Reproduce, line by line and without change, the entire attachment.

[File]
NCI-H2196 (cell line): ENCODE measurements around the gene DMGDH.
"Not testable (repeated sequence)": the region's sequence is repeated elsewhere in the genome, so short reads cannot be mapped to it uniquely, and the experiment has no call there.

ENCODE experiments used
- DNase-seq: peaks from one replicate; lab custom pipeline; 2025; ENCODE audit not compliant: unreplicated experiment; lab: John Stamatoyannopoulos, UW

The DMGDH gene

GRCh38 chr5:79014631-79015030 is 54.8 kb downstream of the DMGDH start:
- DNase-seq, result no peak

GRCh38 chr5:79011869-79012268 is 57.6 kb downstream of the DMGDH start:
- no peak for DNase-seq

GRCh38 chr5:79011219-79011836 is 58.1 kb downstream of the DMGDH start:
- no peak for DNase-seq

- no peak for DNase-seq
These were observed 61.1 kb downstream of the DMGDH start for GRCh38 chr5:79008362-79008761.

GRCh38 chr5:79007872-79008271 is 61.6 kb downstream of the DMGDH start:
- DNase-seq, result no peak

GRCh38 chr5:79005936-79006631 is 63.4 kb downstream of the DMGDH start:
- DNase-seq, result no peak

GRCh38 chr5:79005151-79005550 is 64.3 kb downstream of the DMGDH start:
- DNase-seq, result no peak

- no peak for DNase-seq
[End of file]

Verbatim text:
NCI-H2196 (cell line): ENCODE measurements around the gene DMGDH.
"Not testable (repeated sequence)": the region's sequence is repeated elsewhere in the genome, so short reads cannot be mapped to it uniquely, and the experiment has no call there.

ENCODE experiments used
- DNase-seq: peaks from one replicate; lab custom pipeline; 2025; ENCODE audit not compliant: unreplicated experiment; lab: John Stamatoyannopoulos, UW

The DMGDH gene

GRCh38 chr5:79014631-79015030 is 54.8 kb downstream of the DMGDH start:
- DNase-seq, result no peak

GRCh38 chr5:79011869-79012268 is 57.6 kb downstream of the DMGDH start:
- no peak for DNase-seq

GRCh38 chr5:79011219-79011836 is 58.1 kb downstream of the DMGDH start:
- no peak for DNase-seq

- no peak for DNase-seq
These were observed 61.1 kb downstream of the DMGDH start for GRCh38 chr5:79008362-79008761.

GRCh38 chr5:79007872-79008271 is 61.6 kb downstream of the DMGDH start:
- DNase-seq, result no peak

GRCh38 chr5:79005936-79006631 is 63.4 kb downstream of the DMGDH start:
- DNase-seq, result no peak

GRCh38 chr5:79005151-79005550 is 64.3 kb downstream of the DMGDH start:
- DNase-seq, result no peak

- no peak for DNase-seq